The FACTS — where we were born, who our parents were, where we lived, who we met, where we went to school, where we worked and lived and places we visited, who we dated and married, etc. Some of these “facts” we remember, some are told to us by others. (This distinction, which is sometimes lost, may become important later.)
Then we have the STORIES we’ve told ourselves about those facts, which include how those facts felt to us. We create a narrative that stitches those facts and FEELINGS together in a way that makes them make sense, that give them MEANING. (I should say here that I believe the axiom, “Nothing has any meaning except the meaning we give it.”)
The stories often change over the years — intentionally or unintentionally. We forget things. We remember others very vividly — but are we remembering the facts or the feelings or the meanings we assigned to them — at the time or later?
We carry this bag of facts, feelings, and meanings around with us everywhere. Sometimes we take items out and examine them. Some get lost — forever, or until we are reminded of them by someone who was “there” at the time. We rearrange them and create different stories. Sometimes, when we do this, it changes the feelings we have. This process may be known as therapy. Or growith. Or madness.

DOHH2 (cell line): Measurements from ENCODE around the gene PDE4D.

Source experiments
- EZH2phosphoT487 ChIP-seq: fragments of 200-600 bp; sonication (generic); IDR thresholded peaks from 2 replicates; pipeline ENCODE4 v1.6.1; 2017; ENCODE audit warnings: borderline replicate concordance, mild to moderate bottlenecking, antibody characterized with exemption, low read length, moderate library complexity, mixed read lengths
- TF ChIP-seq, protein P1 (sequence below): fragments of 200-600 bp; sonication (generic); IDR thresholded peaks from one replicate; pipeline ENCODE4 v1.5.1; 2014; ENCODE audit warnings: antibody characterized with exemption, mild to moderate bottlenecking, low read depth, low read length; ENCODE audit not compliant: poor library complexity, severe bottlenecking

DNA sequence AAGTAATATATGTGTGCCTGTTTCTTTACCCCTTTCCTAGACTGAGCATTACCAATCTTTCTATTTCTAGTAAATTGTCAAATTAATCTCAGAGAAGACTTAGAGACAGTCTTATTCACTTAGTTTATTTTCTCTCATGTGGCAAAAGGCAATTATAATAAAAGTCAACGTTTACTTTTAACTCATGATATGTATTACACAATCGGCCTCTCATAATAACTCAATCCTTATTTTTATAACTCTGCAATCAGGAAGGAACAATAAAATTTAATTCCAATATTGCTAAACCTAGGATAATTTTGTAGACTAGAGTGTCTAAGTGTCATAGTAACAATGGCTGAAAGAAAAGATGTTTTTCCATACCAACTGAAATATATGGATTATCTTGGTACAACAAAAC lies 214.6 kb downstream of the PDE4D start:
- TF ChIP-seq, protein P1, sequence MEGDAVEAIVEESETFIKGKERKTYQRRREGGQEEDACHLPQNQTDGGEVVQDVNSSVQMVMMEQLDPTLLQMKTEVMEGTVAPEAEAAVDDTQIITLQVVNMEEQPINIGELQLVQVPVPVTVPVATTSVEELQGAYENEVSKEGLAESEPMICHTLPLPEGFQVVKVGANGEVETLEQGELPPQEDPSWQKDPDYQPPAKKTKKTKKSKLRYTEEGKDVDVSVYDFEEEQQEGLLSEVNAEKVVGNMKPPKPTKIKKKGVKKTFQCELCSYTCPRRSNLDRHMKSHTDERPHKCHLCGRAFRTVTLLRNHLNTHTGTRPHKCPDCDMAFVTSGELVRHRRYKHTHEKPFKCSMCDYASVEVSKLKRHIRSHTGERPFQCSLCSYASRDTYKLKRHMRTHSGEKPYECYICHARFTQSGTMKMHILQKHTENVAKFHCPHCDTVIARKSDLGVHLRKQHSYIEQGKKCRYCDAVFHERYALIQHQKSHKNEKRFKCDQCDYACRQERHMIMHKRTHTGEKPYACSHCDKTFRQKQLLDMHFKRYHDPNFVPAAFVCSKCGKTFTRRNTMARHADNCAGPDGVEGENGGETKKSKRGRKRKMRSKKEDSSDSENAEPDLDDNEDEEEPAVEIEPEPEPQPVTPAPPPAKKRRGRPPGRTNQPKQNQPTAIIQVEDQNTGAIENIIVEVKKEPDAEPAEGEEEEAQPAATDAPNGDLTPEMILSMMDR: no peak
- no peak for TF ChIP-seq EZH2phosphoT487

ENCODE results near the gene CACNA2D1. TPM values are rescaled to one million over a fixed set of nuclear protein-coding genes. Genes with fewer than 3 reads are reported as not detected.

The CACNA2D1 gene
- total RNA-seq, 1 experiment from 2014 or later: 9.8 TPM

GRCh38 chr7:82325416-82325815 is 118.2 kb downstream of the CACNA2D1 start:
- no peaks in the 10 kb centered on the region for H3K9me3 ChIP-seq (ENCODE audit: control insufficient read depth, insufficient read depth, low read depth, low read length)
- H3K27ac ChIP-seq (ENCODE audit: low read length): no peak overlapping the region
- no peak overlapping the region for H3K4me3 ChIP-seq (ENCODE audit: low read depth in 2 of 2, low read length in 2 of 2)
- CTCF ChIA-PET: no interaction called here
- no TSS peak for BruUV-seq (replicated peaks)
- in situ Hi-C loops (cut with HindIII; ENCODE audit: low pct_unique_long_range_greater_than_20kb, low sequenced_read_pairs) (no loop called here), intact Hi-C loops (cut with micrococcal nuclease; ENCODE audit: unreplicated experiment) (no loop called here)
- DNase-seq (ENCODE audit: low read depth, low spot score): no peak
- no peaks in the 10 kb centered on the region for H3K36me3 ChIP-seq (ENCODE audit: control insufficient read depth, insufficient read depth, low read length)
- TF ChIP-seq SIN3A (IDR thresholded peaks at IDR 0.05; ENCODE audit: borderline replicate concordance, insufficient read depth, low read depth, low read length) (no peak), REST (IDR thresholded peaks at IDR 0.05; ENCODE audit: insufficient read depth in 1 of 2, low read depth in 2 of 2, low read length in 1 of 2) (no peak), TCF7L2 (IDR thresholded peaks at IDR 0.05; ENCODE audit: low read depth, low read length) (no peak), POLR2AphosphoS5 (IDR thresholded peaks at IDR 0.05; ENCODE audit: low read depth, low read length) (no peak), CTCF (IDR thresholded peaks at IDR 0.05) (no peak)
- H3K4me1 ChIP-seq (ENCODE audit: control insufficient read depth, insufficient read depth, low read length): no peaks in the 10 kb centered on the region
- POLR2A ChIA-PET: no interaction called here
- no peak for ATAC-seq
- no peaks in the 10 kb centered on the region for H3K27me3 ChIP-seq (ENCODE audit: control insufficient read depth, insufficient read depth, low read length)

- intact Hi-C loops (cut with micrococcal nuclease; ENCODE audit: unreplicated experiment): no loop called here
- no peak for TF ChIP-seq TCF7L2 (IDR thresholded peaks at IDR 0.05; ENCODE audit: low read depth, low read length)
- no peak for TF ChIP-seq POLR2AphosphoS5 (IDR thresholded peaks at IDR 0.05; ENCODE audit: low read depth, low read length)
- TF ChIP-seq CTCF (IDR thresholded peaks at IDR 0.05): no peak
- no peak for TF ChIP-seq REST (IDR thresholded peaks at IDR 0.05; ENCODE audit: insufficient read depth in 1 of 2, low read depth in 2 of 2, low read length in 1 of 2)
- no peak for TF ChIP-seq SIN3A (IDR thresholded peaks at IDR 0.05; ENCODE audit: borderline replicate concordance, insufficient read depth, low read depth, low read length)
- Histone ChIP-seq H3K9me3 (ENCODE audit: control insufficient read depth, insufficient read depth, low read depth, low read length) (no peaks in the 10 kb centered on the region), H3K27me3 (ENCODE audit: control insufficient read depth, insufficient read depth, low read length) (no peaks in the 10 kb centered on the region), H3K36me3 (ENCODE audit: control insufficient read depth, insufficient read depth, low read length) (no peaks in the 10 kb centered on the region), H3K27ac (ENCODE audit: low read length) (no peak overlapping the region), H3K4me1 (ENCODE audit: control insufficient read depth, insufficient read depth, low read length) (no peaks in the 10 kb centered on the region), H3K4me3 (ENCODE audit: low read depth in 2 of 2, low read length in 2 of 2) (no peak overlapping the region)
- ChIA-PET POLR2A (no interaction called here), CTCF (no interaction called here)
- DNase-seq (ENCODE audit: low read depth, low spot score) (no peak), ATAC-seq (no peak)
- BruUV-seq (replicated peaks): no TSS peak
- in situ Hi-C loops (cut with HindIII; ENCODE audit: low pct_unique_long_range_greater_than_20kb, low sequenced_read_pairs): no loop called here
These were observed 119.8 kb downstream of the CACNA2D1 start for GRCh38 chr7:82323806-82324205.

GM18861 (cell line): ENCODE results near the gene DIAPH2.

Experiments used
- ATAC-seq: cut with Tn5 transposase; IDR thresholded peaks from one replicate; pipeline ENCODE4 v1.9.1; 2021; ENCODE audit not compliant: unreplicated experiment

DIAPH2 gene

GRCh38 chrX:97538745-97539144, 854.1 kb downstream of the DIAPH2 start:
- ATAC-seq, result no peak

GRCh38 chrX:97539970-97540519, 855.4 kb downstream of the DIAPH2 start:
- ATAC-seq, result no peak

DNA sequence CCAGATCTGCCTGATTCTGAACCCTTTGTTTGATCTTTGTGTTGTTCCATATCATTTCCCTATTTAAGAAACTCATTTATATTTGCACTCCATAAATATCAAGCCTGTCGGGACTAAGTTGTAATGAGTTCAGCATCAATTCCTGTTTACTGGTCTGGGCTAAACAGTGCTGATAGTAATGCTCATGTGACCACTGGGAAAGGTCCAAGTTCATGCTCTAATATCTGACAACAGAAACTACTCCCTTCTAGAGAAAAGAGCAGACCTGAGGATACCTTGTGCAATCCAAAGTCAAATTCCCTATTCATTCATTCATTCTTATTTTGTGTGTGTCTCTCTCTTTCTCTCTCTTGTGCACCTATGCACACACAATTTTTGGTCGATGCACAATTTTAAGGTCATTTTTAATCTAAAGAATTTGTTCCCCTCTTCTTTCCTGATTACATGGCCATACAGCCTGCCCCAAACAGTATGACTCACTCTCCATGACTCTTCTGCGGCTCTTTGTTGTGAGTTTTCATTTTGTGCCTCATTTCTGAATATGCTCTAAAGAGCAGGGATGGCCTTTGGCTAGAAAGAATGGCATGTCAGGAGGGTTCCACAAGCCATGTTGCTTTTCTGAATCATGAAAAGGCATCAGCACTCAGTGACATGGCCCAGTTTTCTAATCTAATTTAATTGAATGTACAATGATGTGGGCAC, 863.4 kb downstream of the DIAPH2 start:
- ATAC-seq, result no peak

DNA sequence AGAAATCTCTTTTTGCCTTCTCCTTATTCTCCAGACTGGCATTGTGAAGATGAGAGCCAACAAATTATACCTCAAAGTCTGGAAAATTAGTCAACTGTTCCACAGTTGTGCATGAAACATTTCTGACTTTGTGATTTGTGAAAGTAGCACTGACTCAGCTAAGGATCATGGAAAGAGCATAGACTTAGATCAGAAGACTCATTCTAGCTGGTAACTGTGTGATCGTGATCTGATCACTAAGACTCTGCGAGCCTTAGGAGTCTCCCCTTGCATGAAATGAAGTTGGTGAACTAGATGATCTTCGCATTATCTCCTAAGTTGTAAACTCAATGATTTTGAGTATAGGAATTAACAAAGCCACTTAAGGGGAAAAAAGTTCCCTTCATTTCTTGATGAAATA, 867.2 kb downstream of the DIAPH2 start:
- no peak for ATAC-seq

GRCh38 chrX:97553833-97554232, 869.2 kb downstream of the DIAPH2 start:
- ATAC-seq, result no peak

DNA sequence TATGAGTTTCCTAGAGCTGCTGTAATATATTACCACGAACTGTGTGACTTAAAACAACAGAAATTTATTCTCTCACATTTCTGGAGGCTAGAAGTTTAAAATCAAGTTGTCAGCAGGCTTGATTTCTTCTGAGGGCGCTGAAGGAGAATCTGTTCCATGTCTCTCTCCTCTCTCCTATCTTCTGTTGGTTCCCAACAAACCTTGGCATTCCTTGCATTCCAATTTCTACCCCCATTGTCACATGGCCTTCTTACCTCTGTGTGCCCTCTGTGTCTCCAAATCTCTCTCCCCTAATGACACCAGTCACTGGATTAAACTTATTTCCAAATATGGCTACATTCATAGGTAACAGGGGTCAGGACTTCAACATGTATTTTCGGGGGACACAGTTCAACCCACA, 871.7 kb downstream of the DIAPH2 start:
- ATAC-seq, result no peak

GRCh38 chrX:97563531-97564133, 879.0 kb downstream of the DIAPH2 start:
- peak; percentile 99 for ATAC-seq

The facts at this point are usually only starting points or reference points — if they are not forgotten or discarded completely.
Usually, every time we open the bag and examine the contents, something in the story changes — slightly or dramatically. Things fall out and disappear or get embellished for the audience we are sharing it with or just for ourselves.
Then there are the stories that we’ve told (ourselves and others) so many times they never change. Those are the most dangerous ones, because if we never reexamine them, they guarantee we cannot change.